In Japan ideally I’d only stay at ryokans (traditional Japanese inns) as they are a unique cultural experience.
However, they are not the most child-friendly option. They don’t tend to have facilities like high chairs or cots or interconnecting rooms, you sleep on tatami mats and futons, you may have to use a shared bath and the walls are paper thin. Staff may not necessarily speak English and food is often included and will be traditional Japanese cuisine (which may not suit children’s tastes).
Having said that we loved our stay at Yamanochaya ryokan in Hakone. You just need to be aware of the limitations of that type of accommodation and consider whether it’s suitable for your family.
Easier family-friendly accommodation options are Airbnb and Western hotel chains. Use my discount link to get $27 off your first booking (I also receive $27 credit) www.airbnb.com.au/c/jwatts3?s=8
Our Airbnb was a traditional Japanese house was located in a very quiet, residential neighbourhood. Everyone had their own room, they provided a free baby cot, free wifi, free pocket wifi, air con in every room – even drinks, washing powder, condiments and tea/coffee.
The former was a complete child-friendly fit-out with a bedroom and bathroom for children adjoining a bedroom, sitting area and second bathroom. Plus toys, books and secret mirrors!
The latter had adjoining but not interconnecting rooms but provided free cots and had a gorgeous Japanese garden to roam.
Western hotel chains benefit from having English-speaking staff, ready taxi transport, free wifi and generous breakfast buffets. I used those to my advantage by bringing a Nude Food Mover Rubbish Free Lunch Box to breakfast with me and then filling it with snacks and sandwiches for the kids.
8. Hire a pocket wifi
If you are using a smartphone save on international roaming and data fees by renting a pocket wifi for your time in Japan. I found it invaluable as we could search Google Maps on the go, check emails for ticket information and communicate with each other via iMessage or Whats App whenever we got separated or lost!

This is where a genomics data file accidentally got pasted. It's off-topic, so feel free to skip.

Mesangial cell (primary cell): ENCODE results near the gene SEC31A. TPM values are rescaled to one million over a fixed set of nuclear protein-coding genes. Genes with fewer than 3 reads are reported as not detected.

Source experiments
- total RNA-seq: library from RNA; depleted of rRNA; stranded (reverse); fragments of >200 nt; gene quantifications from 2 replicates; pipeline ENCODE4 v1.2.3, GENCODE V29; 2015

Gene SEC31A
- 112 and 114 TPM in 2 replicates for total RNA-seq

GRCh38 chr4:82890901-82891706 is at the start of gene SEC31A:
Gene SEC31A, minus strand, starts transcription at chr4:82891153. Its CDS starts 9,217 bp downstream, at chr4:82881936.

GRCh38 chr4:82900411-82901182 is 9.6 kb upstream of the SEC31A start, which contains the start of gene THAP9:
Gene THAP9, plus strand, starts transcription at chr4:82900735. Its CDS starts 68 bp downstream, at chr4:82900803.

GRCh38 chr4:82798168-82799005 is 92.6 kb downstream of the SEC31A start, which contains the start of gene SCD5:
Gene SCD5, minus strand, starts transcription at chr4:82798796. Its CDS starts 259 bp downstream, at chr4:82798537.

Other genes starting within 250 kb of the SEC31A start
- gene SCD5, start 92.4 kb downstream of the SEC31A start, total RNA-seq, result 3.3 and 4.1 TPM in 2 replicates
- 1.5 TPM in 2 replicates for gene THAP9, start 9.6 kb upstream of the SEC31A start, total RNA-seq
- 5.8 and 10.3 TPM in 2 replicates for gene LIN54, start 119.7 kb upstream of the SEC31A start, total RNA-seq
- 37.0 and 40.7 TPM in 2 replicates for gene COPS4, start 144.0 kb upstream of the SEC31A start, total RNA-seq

I went with CD Japan, the cheapest company I could find for 14 day hire with unlimited data usage for 7400 JPY.
Have the pocket wifi delivered to your first hotel so you can use it immediately and at the end of your trip just return it using the stamped self-addressed envelope provided. There is a post box inside the departure terminal at Narita, before security.
9. Book ahead for attractions
I am an organised, scheduled person but I hadn’t appreciated that events and activities in Japan practically all require pre-booking weeks or months ahead. Highly sought after attractions like the Ghibli Museum open bookings 3 months ahead and I couldn’t get my preferred time for KidZania as I had only considered booking 3 weeks ahead.
Lining up is a national pastime in Japan. We found it best to arrive 30 minutes before attractions opened so that we could get in line. We spent the waiting time taking turns to go to the toilet, applying sunscreen, eating snacks and chasing Baby 2.0 around.
10. Eating out may be a challenge
My previous trips to Japan had all been without kids and what to eat was never an issue. I found feeding my kids in Japan much more challenging. The kids ate a lot more white bread, muffins, cookies and fried food than I’d like but sometimes the fight to get them to try takoyaki, okonomiyaki, sushi or even taiyaki was too hard.
When researching child friendly places to take kids to eat in Tokyo, Japanese department store food halls are always mentioned. While I agree the dizzying choice of fresh and delicious food is sure to inspire hunger in the fussiest eater, what is not mentioned is that these food halls do not have in store seating.
Some department stores have rooftop gardens where you can take you food store delights. For instance, Isetan in Shinjuku is on the 8th floor of the main building (not to be confused with the men’s building) and one of central Tokyo’s rare green spaces. It’s a popular haunt for Japanese families, with plenty of places to leave prams, change facilities and a small drinks and snacks kiosk.
We ate supermarket sushi, at neighbourhood restaurants very early before other patrons (teppanyaki was a hit) and theme park/museum restaurants. Our two highlights were the sushi train restaurant Uobei Sushi and the Garden Cafe buffet at Goos Shinigawa.
A few other things to note:
- nappies are sold at pharmacies, not supermarkets. We bought exorbitantly-priced nappies from convenience stores because they were so hard to find;
- all department stores will have baby change facilities;
- many restaurants will have high chairs/booster seats if you ask, even if they don’t seem child-friendly on the outside;
- many attractions will not allow you to push prams around, instead you have to park your ‘baby car’ in a specific area and carry/walk your child; and
- there are storage lockers available at major train stations but do not rely on a large one being available that will fit your suitcase. We never found a locker when we needed it so had to wheel suitcases around.